Bald, Alexander (DNB00)

BALD, ALEXANDER (1783–1859), poetical writer, was born at Alloa, 9 June 1783. His father was for a long time engaged in superintending coal works in the neighbourhood, and was the author of the 'Corn Dealer's Assistant,' for many years an indispensable book for tenant-farmers in Scotland. A brother, Robert, attained some eminence as an engineer. Alexander was from an early age trained for commerce, and for more than fifty years conducted business at Alloa as a timber-merchant and brick-manufacturer. Throughout his life he devoted much of his leisure to literature, and was the friend and patron of many literary men in Scotland. He was among the first to acknowledge the merits of the poems of James Hogg, the Ettrick Shepherd, and paid him a visit many years before he had obtained general recognition as a poet. He established a Shakespeare Association in his native town, and at its annual celebrations secured the presence of eminent men of letters. To the 'Scots Magazine,' at the beginning of this century, Bald was a regular poetical contributor; but his poems show a very thin vein of poetical sentiment. One of them, 'The Lily of the Vale,' has been erroneously attributed to Allan Ramsay. Bald died at the age of 76, at Alloa, in 1859.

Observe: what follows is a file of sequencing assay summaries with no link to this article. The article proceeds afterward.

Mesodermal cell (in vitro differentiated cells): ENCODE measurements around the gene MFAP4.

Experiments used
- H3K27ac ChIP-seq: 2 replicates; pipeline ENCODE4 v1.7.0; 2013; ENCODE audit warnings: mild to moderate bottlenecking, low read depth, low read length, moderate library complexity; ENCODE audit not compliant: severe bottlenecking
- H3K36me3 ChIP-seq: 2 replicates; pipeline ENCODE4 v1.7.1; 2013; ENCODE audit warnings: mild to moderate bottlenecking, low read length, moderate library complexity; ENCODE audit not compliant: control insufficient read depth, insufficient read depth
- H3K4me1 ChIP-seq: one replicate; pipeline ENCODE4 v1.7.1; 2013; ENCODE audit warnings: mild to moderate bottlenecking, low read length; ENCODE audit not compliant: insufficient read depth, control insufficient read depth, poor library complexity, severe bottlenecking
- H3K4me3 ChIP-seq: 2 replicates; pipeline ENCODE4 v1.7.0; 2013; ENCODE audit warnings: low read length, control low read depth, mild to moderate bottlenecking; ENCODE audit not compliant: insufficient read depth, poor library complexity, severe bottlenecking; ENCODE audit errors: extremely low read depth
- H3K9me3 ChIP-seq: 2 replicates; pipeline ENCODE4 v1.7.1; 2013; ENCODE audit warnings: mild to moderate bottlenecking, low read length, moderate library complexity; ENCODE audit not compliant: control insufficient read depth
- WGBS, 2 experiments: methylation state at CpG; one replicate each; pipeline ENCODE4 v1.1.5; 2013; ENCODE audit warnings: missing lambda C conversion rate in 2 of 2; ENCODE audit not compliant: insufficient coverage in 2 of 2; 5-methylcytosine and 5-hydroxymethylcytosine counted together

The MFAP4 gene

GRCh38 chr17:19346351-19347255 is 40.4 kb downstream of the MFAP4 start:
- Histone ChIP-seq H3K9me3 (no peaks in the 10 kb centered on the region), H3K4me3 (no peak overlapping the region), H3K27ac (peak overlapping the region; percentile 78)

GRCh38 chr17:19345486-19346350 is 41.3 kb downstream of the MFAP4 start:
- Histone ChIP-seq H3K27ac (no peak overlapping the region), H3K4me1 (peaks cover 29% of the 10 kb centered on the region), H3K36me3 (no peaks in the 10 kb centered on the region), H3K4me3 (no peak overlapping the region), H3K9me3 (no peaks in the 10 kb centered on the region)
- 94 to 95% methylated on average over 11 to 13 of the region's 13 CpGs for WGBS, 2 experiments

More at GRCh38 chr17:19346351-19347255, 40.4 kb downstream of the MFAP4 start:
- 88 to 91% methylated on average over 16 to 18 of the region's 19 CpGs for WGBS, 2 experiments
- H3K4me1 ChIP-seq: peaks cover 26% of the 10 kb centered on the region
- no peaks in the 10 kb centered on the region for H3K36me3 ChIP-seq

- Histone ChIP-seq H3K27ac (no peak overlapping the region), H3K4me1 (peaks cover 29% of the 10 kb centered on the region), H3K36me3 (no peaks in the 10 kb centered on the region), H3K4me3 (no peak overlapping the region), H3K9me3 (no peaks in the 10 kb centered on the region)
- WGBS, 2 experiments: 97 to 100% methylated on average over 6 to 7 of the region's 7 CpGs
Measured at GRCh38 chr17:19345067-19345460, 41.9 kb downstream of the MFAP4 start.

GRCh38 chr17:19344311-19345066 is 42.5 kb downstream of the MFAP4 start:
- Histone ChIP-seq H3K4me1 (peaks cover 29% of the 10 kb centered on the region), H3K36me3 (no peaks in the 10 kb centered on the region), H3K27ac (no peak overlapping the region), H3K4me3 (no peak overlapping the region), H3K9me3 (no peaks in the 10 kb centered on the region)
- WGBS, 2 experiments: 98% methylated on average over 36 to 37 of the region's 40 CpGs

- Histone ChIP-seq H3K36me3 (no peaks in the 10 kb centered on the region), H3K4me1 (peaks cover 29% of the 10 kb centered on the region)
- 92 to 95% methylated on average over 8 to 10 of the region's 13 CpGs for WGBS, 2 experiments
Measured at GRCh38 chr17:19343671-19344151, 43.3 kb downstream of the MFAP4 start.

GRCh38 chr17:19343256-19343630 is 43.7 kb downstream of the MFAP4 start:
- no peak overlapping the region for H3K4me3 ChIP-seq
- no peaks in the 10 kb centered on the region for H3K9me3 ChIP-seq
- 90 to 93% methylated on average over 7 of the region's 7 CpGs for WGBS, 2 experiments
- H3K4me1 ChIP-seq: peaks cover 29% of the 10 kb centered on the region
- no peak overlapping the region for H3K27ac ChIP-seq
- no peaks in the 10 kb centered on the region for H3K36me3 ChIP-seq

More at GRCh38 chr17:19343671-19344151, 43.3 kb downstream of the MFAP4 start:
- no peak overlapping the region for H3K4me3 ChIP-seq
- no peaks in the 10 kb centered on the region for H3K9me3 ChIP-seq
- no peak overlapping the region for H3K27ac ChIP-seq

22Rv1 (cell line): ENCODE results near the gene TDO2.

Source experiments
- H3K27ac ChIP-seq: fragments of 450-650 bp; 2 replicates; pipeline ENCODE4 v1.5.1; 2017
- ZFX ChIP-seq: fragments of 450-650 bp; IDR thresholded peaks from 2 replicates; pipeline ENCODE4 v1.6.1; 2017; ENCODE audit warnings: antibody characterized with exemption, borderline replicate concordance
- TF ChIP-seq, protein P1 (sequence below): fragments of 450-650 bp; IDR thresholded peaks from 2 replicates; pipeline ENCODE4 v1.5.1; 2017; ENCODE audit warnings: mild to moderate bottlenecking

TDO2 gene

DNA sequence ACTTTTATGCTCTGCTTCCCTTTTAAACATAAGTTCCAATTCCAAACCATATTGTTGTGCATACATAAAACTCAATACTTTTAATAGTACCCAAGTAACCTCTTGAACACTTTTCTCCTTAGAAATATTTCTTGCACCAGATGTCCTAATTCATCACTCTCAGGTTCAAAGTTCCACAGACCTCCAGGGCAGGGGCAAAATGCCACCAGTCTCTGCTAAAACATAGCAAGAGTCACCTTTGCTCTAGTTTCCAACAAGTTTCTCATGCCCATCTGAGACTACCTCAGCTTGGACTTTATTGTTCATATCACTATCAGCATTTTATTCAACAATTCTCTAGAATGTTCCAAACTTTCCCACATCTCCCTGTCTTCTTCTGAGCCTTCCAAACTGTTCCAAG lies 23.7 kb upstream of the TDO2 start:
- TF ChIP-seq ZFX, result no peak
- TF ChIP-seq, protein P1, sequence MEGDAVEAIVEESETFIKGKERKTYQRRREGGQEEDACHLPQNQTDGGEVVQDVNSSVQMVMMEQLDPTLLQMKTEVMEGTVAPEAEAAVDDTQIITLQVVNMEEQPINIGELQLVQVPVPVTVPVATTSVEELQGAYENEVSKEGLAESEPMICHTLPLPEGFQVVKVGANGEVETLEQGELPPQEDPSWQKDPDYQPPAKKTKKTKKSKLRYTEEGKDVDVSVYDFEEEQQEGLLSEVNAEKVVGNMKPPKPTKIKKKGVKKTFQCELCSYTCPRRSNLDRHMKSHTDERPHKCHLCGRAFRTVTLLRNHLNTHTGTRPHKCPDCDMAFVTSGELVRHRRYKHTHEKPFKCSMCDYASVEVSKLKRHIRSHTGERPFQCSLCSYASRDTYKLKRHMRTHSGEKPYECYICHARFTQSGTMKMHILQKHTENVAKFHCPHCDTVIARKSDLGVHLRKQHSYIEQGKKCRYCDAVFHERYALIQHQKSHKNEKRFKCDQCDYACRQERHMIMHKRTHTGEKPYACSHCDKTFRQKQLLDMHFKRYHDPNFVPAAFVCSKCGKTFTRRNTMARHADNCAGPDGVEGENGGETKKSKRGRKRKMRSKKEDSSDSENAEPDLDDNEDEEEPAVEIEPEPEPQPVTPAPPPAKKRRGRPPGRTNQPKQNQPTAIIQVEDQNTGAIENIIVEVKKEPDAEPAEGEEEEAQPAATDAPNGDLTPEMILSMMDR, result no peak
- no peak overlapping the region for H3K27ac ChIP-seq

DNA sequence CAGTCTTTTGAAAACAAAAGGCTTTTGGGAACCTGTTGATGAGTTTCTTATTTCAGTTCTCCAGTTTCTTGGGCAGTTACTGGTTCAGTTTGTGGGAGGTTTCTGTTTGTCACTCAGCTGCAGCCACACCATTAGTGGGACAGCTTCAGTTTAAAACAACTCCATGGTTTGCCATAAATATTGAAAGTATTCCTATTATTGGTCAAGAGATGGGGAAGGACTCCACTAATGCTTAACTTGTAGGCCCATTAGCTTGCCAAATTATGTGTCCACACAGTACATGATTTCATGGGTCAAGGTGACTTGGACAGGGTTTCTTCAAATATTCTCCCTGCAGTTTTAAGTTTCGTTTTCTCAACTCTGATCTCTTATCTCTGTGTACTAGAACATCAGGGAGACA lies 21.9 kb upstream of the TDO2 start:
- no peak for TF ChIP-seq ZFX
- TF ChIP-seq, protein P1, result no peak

[Rogers's Century of Scottish Life, p. 237; Rogers's Modern Scottish Minstrelsy, v. 34.]

S. L. L.